Heartworm Disease

Heartworm disease refers to a potentially life-threatening infection with a parasite called Dirofilaria immitis. The parasite is transmitted by mosquito bites; once transmitted to the dog, heartworm larvae mature into adult worms. Dogs are natural hosts for the parasite and can develop very high numbers of adult worms. Cats are atypical hosts and as such the larvae may or may not mature into adult worms.

Heartworms live primarily in the heart, lungs, and blood vessels of infected dogs, causing significant- and potentially life-threatening- damage to those organs. If cats have even a few adult worms, they can not only damage the heart or lungs but may also migrate anywhere in the cat’s body. Both dogs and cats can sustain severe or life-threatening complications from heartworm infection.

Pets with heartworm infection may show few signs of illness early in the course of disease but as the worms mature, they may show progressive, worsening signs of illness including cough, distended abdomen, exercise intolerance, or respiratory distress. In some pets, the heartworms become lodged in the heart, obstructing normal blood flow through the heart. These pets may present in shock with low blood pressure, anemia (low red blood cell count), and elevated liver values. In both dogs and cats, heartworm disease can cause sudden death.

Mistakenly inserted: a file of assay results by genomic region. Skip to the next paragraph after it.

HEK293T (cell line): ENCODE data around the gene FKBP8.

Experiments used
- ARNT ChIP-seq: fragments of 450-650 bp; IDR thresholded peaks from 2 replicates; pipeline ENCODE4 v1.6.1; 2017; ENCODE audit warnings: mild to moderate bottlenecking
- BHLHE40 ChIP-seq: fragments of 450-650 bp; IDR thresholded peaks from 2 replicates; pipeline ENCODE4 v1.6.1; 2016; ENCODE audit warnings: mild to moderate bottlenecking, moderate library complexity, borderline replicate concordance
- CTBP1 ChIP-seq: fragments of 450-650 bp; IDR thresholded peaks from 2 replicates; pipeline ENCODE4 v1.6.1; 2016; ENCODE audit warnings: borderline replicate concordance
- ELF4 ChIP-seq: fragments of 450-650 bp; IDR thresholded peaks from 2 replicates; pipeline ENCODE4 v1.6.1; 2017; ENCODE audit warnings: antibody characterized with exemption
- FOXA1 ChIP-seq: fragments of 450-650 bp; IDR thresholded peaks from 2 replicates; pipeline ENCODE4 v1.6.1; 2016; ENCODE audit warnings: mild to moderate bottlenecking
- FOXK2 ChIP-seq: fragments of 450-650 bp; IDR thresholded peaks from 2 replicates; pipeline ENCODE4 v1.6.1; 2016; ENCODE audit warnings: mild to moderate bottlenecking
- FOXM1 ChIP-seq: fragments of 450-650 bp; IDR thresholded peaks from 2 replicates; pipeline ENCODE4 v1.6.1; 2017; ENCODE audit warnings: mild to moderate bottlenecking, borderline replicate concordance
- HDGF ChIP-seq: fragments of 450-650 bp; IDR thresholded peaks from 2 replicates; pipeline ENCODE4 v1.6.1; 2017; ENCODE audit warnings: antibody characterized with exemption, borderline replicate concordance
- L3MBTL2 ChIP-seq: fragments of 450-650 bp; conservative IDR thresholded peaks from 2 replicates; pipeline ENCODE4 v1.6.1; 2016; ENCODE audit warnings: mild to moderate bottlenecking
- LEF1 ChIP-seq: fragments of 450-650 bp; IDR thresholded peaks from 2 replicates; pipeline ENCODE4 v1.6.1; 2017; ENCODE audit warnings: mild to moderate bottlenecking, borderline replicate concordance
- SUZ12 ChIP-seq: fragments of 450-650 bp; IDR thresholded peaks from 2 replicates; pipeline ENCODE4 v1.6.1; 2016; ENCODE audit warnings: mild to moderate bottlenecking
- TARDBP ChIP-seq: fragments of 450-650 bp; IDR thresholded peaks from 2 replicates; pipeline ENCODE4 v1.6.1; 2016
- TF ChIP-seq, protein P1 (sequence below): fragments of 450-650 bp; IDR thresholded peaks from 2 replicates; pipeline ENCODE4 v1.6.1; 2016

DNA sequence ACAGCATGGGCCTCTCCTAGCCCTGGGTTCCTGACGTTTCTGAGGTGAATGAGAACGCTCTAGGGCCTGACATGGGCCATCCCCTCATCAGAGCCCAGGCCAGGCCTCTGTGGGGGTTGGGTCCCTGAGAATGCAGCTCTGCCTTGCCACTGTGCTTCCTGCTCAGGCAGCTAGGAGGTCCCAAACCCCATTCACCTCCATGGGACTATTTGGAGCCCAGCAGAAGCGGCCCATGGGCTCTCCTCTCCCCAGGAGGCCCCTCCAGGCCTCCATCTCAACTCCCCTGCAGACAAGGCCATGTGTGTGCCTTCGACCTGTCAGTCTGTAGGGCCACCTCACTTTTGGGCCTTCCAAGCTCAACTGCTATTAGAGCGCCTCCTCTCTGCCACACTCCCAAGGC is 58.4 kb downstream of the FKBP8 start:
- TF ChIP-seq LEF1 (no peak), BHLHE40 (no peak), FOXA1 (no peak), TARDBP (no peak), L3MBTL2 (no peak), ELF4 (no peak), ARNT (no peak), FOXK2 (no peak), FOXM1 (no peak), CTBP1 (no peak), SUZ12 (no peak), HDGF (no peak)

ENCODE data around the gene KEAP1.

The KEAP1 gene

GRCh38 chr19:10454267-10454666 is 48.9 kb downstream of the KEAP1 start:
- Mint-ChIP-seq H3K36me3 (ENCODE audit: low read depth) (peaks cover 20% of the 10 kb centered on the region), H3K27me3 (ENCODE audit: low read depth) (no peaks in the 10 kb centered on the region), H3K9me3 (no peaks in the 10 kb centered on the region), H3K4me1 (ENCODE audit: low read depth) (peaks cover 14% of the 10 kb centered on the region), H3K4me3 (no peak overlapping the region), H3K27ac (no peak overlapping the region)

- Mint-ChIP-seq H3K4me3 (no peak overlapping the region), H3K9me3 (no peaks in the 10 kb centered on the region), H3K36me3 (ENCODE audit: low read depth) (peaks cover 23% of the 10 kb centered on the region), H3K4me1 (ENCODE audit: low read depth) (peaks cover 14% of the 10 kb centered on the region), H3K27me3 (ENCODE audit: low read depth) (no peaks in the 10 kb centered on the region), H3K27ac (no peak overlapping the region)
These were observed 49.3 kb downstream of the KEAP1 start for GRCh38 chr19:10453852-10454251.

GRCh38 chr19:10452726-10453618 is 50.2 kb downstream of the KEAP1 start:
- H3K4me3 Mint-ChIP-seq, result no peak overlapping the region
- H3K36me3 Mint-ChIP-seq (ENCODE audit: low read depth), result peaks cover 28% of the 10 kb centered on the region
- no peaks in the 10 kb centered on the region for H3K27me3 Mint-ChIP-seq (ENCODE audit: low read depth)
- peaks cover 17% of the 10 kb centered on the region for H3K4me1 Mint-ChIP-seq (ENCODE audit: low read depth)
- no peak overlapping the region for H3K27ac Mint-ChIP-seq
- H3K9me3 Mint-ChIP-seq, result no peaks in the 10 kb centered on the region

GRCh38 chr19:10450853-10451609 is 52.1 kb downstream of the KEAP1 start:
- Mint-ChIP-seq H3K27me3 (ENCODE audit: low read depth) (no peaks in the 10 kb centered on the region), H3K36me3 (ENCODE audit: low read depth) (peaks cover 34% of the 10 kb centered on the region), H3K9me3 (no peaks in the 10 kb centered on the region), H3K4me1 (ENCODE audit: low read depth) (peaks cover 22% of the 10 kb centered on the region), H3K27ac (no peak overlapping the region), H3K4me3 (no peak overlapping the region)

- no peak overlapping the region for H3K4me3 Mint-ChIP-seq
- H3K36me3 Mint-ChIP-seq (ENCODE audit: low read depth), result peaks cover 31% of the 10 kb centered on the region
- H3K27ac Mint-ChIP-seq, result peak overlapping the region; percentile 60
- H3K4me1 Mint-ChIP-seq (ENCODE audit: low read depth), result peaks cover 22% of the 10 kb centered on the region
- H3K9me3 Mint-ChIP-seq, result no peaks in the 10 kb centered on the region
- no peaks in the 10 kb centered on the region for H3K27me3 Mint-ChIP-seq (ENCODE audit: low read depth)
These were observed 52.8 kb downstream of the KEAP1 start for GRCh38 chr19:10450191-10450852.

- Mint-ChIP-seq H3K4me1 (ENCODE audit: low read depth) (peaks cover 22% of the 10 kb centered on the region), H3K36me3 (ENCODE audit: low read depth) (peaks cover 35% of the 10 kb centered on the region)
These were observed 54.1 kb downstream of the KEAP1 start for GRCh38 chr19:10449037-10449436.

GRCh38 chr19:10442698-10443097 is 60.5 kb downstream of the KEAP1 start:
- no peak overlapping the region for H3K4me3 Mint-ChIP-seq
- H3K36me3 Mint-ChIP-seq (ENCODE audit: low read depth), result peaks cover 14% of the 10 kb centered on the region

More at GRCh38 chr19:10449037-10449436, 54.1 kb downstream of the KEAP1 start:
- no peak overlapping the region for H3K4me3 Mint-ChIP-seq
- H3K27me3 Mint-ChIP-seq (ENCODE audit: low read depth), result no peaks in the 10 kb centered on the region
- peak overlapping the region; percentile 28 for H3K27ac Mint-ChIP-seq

Heartworm is most often diagnosed on a blood test. Some of these blood tests can be run in-house, while others are sent out to reference laboratories. Treatment for heartworm disease requires careful planning; the specific course of treatment depends on the severity of disease and your pet’s symptoms. Some pets will be referred to a cardiologist to look for heart or lung damage. Pets with heartworm disease should be activity restricted to reduce the chances of complications prior to- or during- treatment. Treatments may be staged to reduce the risks of treatment or disease-associated complications. Your primary care veterinarian or a cardiologist can help to develop a treatment plan.

In pets without heartworm disease, infection can be prevented with routine medications. Heartworm preventatives include monthly oral medications, monthly topical medications, and injectable medications. You should discuss heartworm prevention with your primary care veterinarian.